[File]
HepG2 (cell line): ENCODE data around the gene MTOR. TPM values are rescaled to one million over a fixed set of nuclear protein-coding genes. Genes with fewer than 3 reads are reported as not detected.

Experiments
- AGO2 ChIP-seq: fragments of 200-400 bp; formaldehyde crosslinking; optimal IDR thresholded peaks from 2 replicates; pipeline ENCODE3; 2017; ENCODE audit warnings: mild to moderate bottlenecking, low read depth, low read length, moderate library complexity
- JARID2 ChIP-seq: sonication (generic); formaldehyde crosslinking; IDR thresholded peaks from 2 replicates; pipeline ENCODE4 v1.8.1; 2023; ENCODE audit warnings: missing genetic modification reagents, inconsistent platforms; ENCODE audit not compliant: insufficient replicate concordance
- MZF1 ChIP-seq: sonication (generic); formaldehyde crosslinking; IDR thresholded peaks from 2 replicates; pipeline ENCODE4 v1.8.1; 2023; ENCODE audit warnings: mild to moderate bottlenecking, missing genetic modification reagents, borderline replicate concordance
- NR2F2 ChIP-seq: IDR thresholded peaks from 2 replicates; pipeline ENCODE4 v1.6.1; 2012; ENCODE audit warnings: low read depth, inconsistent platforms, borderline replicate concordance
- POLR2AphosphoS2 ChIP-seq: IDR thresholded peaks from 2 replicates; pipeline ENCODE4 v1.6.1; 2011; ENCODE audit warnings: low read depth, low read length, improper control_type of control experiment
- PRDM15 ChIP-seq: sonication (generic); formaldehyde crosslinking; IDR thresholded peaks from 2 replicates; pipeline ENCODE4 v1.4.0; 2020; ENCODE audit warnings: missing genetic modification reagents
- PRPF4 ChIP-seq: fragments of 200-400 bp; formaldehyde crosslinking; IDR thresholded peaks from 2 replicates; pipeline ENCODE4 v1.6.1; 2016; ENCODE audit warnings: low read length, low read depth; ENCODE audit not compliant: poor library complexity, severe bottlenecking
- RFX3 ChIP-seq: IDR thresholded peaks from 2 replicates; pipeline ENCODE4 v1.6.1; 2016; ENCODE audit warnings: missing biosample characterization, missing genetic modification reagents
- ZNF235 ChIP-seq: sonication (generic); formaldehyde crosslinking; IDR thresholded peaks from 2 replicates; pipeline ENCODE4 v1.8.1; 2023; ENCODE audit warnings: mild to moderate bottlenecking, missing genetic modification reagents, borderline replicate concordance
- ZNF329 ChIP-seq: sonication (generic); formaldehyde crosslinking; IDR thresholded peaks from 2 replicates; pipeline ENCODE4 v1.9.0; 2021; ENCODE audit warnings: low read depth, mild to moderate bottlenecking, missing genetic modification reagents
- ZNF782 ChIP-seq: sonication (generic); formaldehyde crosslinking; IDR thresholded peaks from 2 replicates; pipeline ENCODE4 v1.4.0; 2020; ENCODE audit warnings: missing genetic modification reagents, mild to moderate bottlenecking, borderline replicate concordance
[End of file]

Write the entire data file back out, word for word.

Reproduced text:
HepG2 (cell line): ENCODE data around the gene MTOR. TPM values are rescaled to one million over a fixed set of nuclear protein-coding genes. Genes with fewer than 3 reads are reported as not detected.

Experiments
- AGO2 ChIP-seq: fragments of 200-400 bp; formaldehyde crosslinking; optimal IDR thresholded peaks from 2 replicates; pipeline ENCODE3; 2017; ENCODE audit warnings: mild to moderate bottlenecking, low read depth, low read length, moderate library complexity
- JARID2 ChIP-seq: sonication (generic); formaldehyde crosslinking; IDR thresholded peaks from 2 replicates; pipeline ENCODE4 v1.8.1; 2023; ENCODE audit warnings: missing genetic modification reagents, inconsistent platforms; ENCODE audit not compliant: insufficient replicate concordance
- MZF1 ChIP-seq: sonication (generic); formaldehyde crosslinking; IDR thresholded peaks from 2 replicates; pipeline ENCODE4 v1.8.1; 2023; ENCODE audit warnings: mild to moderate bottlenecking, missing genetic modification reagents, borderline replicate concordance
- NR2F2 ChIP-seq: IDR thresholded peaks from 2 replicates; pipeline ENCODE4 v1.6.1; 2012; ENCODE audit warnings: low read depth, inconsistent platforms, borderline replicate concordance
- POLR2AphosphoS2 ChIP-seq: IDR thresholded peaks from 2 replicates; pipeline ENCODE4 v1.6.1; 2011; ENCODE audit warnings: low read depth, low read length, improper control_type of control experiment
- PRDM15 ChIP-seq: sonication (generic); formaldehyde crosslinking; IDR thresholded peaks from 2 replicates; pipeline ENCODE4 v1.4.0; 2020; ENCODE audit warnings: missing genetic modification reagents
- PRPF4 ChIP-seq: fragments of 200-400 bp; formaldehyde crosslinking; IDR thresholded peaks from 2 replicates; pipeline ENCODE4 v1.6.1; 2016; ENCODE audit warnings: low read length, low read depth; ENCODE audit not compliant: poor library complexity, severe bottlenecking
- RFX3 ChIP-seq: IDR thresholded peaks from 2 replicates; pipeline ENCODE4 v1.6.1; 2016; ENCODE audit warnings: missing biosample characterization, missing genetic modification reagents
- ZNF235 ChIP-seq: sonication (generic); formaldehyde crosslinking; IDR thresholded peaks from 2 replicates; pipeline ENCODE4 v1.8.1; 2023; ENCODE audit warnings: mild to moderate bottlenecking, missing genetic modification reagents, borderline replicate concordance
- ZNF329 ChIP-seq: sonication (generic); formaldehyde crosslinking; IDR thresholded peaks from 2 replicates; pipeline ENCODE4 v1.9.0; 2021; ENCODE audit warnings: low read depth, mild to moderate bottlenecking, missing genetic modification reagents
- ZNF782 ChIP-seq: sonication (generic); formaldehyde crosslinking; IDR thresholded peaks from 2 replicates; pipeline ENCODE4 v1.4.0; 2020; ENCODE audit warnings: missing genetic modification reagents, mild to moderate bottlenecking, borderline replicate concordance